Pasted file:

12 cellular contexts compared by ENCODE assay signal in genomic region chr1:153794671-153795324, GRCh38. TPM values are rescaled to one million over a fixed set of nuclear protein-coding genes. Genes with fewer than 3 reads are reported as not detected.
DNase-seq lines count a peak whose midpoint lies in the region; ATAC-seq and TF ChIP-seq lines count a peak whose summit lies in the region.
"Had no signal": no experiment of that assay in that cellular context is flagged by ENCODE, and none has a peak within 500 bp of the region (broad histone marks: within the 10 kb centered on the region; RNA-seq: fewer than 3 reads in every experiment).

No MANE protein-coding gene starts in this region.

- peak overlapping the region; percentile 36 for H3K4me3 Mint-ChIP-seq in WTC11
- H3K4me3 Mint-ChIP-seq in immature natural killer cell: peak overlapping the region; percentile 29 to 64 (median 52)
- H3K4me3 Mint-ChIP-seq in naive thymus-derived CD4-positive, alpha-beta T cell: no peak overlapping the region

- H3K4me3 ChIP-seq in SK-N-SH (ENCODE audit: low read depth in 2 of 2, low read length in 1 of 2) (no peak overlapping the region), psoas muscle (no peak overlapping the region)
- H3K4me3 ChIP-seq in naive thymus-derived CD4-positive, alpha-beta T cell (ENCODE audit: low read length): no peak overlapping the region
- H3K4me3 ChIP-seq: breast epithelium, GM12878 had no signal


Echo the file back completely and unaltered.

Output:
12 cellular contexts compared by ENCODE assay signal in genomic region chr1:153794671-153795324, GRCh38. TPM values are rescaled to one million over a fixed set of nuclear protein-coding genes. Genes with fewer than 3 reads are reported as not detected.
DNase-seq lines count a peak whose midpoint lies in the region; ATAC-seq and TF ChIP-seq lines count a peak whose summit lies in the region.
"Had no signal": no experiment of that assay in that cellular context is flagged by ENCODE, and none has a peak within 500 bp of the region (broad histone marks: within the 10 kb centered on the region; RNA-seq: fewer than 3 reads in every experiment).

No MANE protein-coding gene starts in this region.

- peak overlapping the region; percentile 36 for H3K4me3 Mint-ChIP-seq in WTC11
- H3K4me3 Mint-ChIP-seq in immature natural killer cell: peak overlapping the region; percentile 29 to 64 (median 52)
- H3K4me3 Mint-ChIP-seq in naive thymus-derived CD4-positive, alpha-beta T cell: no peak overlapping the region

- H3K4me3 ChIP-seq in SK-N-SH (ENCODE audit: low read depth in 2 of 2, low read length in 1 of 2) (no peak overlapping the region), psoas muscle (no peak overlapping the region)
- H3K4me3 ChIP-seq in naive thymus-derived CD4-positive, alpha-beta T cell (ENCODE audit: low read length): no peak overlapping the region
- H3K4me3 ChIP-seq: breast epithelium, GM12878 had no signal